So those are the general regions we’re focused on right now.

Mr. Muradian:  You  mentioned the Cross-Functional Teams, the CFTs.  The Army has gone to a Futures Command.  Getting elements of the Training and Doctrine Command in there, a little bit of an acquisition flavor as well.  But there are a lot of questions about what that means for the overall, how people do business with the Army.  Where does the Cross-Functional Team process fit into how, you know, clearly the service and the Chief and the Secretary are looking at this to accelerate Army acquisition and make the organization more innovative.  Then there’s a little bit of a concern of well wait a minute, where are the expert acquisition people in this process?  I understand, we talked to Secretary Esper, he was very clear, look, we’re working our way through these challenges.  But it’s important to sort of get to a new footing.

From the standpoint of somebody who is the President of an important business that does business with the Army, is there enough clarity as far as you’re concerned?  Do you guys know how you’re going to be working with this new entity?  I know that General Murray has been around here talking a little bit about that.  Talk to us a little about what it means for you guys and how you do business with the customers.

Mr. Miller:  It’s a great question, great topic.  We’ve worked with the Army closely in discussions on the Future Center, and in fact over the last year we’ve done some exercise with them that helped us shape what we wanted to do and helped the Army think a bit about how they would approach the Future Center.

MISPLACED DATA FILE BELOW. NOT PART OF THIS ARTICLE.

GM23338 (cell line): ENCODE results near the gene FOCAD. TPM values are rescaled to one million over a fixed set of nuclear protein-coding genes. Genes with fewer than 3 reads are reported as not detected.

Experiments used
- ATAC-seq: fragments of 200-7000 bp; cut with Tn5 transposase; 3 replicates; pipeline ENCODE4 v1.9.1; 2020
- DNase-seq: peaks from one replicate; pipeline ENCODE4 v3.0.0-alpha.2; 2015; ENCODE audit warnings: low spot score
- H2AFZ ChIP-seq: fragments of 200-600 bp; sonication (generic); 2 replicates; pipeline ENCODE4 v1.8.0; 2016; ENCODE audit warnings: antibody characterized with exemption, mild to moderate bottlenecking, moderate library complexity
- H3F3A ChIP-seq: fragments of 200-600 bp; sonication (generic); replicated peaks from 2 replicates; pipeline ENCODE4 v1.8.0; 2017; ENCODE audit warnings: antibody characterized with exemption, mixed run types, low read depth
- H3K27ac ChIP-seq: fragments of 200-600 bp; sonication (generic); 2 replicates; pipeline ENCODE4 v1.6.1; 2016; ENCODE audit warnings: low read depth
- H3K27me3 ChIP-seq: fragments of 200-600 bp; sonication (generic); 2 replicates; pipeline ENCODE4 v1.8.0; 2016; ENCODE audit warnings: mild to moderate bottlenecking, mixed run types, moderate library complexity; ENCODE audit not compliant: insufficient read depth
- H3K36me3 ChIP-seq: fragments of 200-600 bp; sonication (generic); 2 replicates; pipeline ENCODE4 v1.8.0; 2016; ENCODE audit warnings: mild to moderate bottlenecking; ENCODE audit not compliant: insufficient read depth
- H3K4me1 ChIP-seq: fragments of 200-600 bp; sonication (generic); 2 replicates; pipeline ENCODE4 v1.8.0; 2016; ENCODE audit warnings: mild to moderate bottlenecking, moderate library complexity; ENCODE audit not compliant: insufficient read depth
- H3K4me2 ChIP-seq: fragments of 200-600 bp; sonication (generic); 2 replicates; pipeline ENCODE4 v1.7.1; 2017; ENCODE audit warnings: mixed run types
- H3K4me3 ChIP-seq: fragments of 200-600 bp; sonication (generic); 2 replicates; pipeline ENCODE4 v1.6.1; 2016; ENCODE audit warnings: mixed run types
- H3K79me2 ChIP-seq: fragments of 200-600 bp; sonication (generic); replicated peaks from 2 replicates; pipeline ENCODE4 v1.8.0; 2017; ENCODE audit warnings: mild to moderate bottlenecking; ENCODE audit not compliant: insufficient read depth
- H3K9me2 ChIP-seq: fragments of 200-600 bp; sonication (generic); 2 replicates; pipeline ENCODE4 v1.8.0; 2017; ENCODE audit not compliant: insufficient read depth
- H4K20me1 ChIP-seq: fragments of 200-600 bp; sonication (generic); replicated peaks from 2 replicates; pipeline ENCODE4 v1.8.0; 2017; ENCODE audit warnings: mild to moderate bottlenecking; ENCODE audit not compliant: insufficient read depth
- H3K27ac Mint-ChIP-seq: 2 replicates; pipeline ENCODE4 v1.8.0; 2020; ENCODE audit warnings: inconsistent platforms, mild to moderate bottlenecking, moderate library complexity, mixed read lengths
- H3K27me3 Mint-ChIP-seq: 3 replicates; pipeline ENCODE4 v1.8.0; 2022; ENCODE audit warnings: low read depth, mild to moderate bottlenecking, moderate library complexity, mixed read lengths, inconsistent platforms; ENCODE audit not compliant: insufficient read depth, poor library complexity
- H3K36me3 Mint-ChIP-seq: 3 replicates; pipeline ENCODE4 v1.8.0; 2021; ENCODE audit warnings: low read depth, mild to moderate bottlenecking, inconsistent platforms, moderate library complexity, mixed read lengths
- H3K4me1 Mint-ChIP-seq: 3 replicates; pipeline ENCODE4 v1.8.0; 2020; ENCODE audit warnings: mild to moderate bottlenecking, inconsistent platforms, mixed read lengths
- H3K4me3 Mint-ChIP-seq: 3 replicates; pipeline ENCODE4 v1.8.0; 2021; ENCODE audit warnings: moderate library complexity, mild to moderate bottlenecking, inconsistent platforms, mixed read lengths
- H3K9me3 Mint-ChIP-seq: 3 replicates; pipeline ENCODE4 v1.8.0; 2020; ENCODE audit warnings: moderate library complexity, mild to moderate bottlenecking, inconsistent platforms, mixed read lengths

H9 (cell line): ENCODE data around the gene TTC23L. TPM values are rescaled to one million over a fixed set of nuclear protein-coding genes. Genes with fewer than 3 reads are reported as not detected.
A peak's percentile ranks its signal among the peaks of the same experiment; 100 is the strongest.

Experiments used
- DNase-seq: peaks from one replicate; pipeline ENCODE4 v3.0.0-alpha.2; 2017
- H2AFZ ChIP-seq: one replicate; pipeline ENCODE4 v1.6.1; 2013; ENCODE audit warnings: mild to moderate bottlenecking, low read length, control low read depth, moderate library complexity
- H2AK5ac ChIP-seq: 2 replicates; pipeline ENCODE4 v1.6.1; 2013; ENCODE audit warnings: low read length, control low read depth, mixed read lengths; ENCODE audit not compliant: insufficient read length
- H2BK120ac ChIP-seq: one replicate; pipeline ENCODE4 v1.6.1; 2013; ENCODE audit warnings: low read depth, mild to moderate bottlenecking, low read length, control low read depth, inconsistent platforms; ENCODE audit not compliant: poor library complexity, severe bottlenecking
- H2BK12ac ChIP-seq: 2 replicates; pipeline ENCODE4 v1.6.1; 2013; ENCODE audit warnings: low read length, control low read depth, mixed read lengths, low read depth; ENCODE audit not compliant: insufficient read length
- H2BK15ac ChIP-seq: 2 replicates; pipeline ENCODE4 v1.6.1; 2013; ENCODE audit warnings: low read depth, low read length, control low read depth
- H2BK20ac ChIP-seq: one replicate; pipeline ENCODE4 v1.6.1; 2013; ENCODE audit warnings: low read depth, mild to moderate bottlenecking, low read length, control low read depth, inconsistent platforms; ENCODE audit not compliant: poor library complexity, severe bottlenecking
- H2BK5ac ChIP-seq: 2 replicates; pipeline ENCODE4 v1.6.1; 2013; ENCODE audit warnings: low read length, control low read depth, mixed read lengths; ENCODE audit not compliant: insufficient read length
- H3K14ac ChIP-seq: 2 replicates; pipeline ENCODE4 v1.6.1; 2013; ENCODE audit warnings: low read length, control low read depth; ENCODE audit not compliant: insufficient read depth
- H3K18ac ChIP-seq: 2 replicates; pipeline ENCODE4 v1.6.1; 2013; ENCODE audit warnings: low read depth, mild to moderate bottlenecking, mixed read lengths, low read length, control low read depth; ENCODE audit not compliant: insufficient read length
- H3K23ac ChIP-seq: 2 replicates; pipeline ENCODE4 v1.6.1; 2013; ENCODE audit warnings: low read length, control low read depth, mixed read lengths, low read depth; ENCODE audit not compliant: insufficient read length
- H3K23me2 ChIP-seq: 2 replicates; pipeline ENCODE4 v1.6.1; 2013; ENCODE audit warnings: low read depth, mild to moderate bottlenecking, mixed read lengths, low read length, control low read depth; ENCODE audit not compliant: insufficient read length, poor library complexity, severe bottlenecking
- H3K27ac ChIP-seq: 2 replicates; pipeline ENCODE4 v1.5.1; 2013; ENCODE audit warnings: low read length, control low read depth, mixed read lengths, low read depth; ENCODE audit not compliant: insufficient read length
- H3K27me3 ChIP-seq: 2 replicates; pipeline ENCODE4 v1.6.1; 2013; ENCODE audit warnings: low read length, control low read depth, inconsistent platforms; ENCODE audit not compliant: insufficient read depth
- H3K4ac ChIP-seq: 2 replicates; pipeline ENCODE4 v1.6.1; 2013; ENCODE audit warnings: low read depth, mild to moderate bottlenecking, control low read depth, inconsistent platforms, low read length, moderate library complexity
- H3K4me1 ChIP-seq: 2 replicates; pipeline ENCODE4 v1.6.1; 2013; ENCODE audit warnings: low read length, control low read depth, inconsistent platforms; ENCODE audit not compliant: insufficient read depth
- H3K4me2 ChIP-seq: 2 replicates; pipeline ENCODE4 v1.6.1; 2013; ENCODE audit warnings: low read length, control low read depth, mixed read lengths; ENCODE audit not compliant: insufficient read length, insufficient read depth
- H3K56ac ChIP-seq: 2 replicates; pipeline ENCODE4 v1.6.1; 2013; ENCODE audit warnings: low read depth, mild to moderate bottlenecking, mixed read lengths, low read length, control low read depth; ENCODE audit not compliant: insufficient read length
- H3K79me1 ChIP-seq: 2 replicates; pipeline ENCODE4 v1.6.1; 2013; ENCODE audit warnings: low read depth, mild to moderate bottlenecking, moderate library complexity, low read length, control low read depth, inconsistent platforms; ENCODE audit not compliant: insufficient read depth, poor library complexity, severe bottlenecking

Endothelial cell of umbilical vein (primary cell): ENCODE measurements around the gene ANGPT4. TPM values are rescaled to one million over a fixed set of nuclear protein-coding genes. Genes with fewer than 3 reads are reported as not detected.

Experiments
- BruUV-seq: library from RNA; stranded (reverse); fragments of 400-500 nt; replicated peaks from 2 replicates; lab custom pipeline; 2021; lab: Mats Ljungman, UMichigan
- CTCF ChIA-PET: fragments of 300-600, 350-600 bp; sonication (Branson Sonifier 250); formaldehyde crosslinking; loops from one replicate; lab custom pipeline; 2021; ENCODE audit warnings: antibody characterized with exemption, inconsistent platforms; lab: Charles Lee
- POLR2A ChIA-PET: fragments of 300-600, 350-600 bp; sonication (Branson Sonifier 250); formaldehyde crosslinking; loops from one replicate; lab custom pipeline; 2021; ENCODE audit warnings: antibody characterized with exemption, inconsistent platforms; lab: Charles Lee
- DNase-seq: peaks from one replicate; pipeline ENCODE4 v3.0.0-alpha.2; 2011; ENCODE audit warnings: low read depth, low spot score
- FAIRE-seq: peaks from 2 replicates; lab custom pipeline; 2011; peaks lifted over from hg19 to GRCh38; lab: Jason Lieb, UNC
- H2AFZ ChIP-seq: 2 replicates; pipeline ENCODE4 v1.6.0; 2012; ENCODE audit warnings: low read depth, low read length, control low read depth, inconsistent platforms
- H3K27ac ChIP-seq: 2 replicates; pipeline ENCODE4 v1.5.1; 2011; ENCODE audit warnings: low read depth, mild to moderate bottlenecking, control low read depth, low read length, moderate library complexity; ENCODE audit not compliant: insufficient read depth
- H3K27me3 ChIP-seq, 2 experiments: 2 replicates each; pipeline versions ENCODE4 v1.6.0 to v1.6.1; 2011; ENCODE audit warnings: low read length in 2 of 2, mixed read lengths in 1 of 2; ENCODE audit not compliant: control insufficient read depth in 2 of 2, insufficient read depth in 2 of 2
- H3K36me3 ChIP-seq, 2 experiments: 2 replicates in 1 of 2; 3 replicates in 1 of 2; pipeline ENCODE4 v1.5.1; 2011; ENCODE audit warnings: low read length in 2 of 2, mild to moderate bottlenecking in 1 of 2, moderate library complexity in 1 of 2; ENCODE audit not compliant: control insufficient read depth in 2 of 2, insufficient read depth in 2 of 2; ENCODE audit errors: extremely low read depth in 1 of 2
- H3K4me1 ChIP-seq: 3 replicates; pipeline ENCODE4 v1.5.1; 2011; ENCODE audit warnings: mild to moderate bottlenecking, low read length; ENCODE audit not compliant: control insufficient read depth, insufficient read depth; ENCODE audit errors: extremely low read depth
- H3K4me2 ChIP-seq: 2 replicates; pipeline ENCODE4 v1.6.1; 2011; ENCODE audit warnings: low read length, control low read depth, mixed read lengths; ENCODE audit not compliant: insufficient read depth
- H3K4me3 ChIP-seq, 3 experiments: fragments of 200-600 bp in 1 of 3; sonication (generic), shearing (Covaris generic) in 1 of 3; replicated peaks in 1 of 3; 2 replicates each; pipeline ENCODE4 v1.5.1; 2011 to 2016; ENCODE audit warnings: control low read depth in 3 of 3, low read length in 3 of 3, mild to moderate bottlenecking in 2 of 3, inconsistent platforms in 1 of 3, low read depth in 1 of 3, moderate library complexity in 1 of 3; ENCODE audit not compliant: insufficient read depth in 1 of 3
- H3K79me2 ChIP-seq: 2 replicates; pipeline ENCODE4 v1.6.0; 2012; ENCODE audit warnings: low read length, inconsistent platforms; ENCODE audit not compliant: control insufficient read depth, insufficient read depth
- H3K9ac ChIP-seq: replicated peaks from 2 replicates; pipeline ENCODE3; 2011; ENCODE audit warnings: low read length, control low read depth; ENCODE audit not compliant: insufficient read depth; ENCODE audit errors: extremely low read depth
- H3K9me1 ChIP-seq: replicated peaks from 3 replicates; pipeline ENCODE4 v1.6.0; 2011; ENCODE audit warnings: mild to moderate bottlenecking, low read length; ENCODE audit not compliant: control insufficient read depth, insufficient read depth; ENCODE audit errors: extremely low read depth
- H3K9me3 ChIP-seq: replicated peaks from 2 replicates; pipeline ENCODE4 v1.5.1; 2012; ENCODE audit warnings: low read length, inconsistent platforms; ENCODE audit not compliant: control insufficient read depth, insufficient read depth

As you’ve seen, we’re talking today about the latest reorganization within L3.  We’ve gone through a couple.  We’re trying to evolve quickly.  So working with the Army, we don’t expect that they’ve got all the answers worked out.  We don’t have all the L3 answers worked out either.  So it actually is great synergy for how we see things moving forward.

Again, over the last year we’ve looked at creating our own Soldier Innovation Center that we’re working with the Army. 

We had a pretty good guess, did our own homework and guessed that Austin would probably be the home of that, and we’re currently buying real estate just outside of their facilities to put our own Soldier Innovation Center in.  So it aligns perfectly with what we do.

One way to say it, it is a non-traditional way for the Army to look at business and what is L3 looking to be?  The non-traditional sixth prime.  That moving more quickly, understanding users’ needs, we tend to invest in our products so [EMBGB] is an example is a product we developed on our own money.

Our ability to work with something like the Future Center and the CFTs to understand those needs helps us shape our investment.  That’s one of the ways we win our business, is we’re willing to invest more, particularly on the sensor side of the business.

So yes, there are still some things to work out for the Future Center.  There are still some things for us to work out on our Soldier Innovation Center. I think the go hand in hand and it’s a great opportunity for us going forward.

Mr. Muradian:  Jeff Miller, the President of the Intelligence, Surveillance, Reconnaissance Systems segment at L3.  Sir, thanks very much and best of luck on the new business.

Mr. Miller:  Thank you, I appreciate it.  Have a good day.